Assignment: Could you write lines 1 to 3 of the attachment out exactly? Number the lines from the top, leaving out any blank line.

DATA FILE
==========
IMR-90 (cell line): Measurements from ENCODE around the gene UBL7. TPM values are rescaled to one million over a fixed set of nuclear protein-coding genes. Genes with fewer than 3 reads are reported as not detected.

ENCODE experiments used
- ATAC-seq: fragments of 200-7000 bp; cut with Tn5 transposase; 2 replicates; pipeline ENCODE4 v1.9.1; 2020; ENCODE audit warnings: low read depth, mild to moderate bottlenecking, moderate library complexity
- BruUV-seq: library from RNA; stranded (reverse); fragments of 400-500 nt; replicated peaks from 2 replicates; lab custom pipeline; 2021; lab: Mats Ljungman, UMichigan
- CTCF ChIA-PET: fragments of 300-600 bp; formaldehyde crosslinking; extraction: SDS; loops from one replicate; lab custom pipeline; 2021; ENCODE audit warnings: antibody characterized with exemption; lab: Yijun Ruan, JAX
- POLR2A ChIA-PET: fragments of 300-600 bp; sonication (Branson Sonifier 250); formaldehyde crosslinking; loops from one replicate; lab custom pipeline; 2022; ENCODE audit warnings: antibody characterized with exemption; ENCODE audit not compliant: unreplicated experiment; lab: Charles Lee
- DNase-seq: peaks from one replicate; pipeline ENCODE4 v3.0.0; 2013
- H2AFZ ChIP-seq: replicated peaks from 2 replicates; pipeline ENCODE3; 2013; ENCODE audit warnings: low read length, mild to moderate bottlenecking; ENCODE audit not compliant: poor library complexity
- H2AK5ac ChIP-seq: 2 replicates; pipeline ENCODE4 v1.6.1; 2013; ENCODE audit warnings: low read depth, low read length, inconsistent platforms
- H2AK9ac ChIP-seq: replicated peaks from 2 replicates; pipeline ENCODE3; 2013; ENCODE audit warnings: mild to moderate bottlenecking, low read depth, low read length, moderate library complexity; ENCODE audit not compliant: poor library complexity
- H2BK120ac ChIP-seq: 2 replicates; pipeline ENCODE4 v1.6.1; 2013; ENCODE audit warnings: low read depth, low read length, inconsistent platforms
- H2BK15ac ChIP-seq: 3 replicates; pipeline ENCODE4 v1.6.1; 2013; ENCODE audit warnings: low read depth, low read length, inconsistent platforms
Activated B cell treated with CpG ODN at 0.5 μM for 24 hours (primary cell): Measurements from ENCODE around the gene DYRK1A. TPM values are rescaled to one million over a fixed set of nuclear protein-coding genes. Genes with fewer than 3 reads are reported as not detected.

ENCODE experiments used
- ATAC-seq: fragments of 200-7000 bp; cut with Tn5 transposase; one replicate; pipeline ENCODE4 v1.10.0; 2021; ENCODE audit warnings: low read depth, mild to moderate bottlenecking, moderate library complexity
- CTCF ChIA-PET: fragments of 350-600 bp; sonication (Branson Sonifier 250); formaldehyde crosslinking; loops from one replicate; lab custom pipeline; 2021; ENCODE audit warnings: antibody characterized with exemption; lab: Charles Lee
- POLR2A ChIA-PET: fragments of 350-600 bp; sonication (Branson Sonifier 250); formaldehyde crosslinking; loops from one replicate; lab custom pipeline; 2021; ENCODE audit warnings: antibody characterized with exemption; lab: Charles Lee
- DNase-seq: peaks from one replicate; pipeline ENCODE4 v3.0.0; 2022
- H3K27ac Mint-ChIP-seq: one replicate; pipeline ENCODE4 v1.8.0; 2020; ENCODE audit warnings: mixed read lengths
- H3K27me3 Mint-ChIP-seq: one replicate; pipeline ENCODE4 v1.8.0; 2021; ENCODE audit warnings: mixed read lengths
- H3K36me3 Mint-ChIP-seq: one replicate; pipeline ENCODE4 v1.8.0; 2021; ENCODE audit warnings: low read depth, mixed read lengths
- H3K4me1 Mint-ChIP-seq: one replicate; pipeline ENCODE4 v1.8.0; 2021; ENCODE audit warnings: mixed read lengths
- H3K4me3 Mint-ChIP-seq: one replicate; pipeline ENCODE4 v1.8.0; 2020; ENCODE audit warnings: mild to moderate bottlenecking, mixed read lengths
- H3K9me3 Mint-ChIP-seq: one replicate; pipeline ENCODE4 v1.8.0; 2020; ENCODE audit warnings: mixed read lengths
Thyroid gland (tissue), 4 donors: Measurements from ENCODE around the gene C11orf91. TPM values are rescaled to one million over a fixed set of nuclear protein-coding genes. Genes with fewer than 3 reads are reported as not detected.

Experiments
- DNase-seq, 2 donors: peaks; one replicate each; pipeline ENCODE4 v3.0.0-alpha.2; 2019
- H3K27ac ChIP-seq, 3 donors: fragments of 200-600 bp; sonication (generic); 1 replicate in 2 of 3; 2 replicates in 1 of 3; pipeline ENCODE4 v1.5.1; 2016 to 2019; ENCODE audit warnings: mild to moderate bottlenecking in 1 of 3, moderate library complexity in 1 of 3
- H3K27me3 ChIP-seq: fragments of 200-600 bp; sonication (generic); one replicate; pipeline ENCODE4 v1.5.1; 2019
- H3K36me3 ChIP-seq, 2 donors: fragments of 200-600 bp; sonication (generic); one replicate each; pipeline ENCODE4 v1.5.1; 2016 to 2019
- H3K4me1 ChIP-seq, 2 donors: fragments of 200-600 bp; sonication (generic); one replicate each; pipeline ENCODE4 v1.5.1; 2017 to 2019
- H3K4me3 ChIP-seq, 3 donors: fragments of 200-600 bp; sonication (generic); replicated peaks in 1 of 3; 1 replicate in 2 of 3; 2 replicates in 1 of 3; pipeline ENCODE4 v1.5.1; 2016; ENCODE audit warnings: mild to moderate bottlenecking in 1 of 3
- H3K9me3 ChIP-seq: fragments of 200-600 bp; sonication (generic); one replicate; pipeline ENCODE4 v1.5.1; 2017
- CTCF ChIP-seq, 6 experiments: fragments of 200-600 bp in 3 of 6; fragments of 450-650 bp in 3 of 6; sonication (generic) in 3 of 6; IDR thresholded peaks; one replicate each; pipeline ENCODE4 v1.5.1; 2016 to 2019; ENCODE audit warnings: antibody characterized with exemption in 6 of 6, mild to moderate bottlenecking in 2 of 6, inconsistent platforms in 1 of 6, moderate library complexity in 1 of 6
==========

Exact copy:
IMR-90 (cell line): Measurements from ENCODE around the gene UBL7. TPM values are rescaled to one million over a fixed set of nuclear protein-coding genes. Genes with fewer than 3 reads are reported as not detected.

ENCODE experiments used
- ATAC-seq: fragments of 200-7000 bp; cut with Tn5 transposase; 2 replicates; pipeline ENCODE4 v1.9.1; 2020; ENCODE audit warnings: low read depth, mild to moderate bottlenecking, moderate library complexity